Figuring out your "porn star name" — by combining the name of your first pet with the street you lived on while growing up — is always good for a laugh. But if you're interested in keeping your email and other accounts secure, you might want to think twice about posting yours online.
The online diversion, which recently re-emerged on Twitter under the #TwitterPornNames hashtag, as well as on several Tumblr blogging sites, could leave those who play it and post their new porn name — or "stripper name," as some sites call it — vulnerable to identity theft, security researcher Christopher Boyd says.
"Stop and think how many services still ask for your pet name and street name on things such as password reset questions," Boyd, from GFI Security Labs, wrote on a company blog.
Boyd's concern is warranted: Publicizing your street name and first pet's name puts two answers to commonly asked challenge questions in the hands of potential thieves, who could then use this data to gain access to any number of your accounts.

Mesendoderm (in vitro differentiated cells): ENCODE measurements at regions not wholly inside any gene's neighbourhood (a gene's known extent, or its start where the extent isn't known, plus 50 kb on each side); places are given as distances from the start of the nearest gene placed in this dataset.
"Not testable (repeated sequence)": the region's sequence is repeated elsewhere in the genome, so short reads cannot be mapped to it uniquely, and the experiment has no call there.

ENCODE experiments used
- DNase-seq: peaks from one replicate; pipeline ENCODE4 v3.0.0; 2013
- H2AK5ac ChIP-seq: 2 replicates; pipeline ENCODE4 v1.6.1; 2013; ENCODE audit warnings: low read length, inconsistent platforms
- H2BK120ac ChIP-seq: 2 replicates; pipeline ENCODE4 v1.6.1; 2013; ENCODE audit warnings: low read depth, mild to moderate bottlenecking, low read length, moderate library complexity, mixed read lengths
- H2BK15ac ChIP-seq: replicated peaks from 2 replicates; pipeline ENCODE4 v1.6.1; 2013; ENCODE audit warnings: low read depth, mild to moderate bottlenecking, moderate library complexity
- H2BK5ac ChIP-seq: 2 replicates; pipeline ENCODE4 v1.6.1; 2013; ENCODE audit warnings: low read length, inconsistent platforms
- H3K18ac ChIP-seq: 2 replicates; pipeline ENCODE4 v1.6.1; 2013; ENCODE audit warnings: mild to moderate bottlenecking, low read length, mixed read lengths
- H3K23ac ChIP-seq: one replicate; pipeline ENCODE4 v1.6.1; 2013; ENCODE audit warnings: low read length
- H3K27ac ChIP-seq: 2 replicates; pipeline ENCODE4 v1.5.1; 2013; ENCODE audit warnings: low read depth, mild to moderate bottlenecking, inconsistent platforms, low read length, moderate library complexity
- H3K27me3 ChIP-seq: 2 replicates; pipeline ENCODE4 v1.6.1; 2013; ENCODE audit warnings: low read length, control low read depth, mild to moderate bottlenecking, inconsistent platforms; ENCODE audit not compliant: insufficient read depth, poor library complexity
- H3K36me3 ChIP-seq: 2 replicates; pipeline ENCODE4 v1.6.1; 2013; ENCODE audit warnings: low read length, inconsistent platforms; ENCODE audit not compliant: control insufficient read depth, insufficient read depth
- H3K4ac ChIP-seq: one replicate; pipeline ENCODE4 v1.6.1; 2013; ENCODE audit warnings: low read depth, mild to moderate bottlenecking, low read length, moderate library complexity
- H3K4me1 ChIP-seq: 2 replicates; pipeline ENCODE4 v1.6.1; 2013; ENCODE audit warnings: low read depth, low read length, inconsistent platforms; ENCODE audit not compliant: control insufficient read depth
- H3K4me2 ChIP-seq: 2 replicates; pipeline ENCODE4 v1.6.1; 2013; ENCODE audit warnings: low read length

"Just think of how many people use the name of their beloved pet labradoodle as their password for umpteen online accounts anyway!" Graham Cluley, senior technology consultant for the security firm Sophos, wrote.
Cluley said Sarah Palin, Paris Hilton and Salma Hayek all had their private email accounts hacked by attackers who guessed the answers to their password-reset challenge questions.
To stay safe online and keep your private accounts from being accessed, make sure you use a strong password at least eight characters long and including numbers, capital letters and special characters — "!#$*," for example. Don't use the same password for multiple websites, and avoid using dictionary words. And when websites prompt you to come up with answers to challenge questions, it's best to lie. So if a site asks, "What was your first car?" you can say, "Ferrari."
For more tips on how to make your password extra secure, click here.